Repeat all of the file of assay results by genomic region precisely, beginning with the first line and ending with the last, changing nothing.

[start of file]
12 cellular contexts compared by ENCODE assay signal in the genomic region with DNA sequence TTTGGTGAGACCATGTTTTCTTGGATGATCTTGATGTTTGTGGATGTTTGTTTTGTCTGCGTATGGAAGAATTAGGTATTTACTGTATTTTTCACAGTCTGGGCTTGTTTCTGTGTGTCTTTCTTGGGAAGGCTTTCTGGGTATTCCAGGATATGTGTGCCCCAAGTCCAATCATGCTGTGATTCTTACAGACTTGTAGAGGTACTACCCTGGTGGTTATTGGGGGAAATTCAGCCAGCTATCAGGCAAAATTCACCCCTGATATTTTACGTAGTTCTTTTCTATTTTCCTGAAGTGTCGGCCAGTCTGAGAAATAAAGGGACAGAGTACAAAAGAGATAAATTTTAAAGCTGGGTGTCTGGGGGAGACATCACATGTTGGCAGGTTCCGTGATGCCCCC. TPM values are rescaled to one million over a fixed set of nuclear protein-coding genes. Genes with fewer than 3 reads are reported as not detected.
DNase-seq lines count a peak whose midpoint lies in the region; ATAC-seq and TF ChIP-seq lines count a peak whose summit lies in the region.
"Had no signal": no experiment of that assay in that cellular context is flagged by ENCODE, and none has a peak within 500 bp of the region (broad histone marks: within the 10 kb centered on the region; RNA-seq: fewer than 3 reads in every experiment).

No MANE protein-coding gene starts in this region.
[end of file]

12 cellular contexts compared by ENCODE assay signal in the genomic region with DNA sequence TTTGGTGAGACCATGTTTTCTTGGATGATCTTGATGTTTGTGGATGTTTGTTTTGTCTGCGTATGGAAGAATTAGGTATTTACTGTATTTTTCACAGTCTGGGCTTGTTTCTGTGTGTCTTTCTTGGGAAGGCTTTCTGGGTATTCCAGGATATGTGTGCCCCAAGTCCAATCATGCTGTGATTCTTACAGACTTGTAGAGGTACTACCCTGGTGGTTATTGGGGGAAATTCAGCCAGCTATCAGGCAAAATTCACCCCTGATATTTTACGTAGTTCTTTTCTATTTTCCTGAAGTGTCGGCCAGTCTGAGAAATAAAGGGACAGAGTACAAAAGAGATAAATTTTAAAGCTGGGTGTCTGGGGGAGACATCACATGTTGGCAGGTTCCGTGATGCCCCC. TPM values are rescaled to one million over a fixed set of nuclear protein-coding genes. Genes with fewer than 3 reads are reported as not detected.
DNase-seq lines count a peak whose midpoint lies in the region; ATAC-seq and TF ChIP-seq lines count a peak whose summit lies in the region.
"Had no signal": no experiment of that assay in that cellular context is flagged by ENCODE, and none has a peak within 500 bp of the region (broad histone marks: within the 10 kb centered on the region; RNA-seq: fewer than 3 reads in every experiment).

No MANE protein-coding gene starts in this region.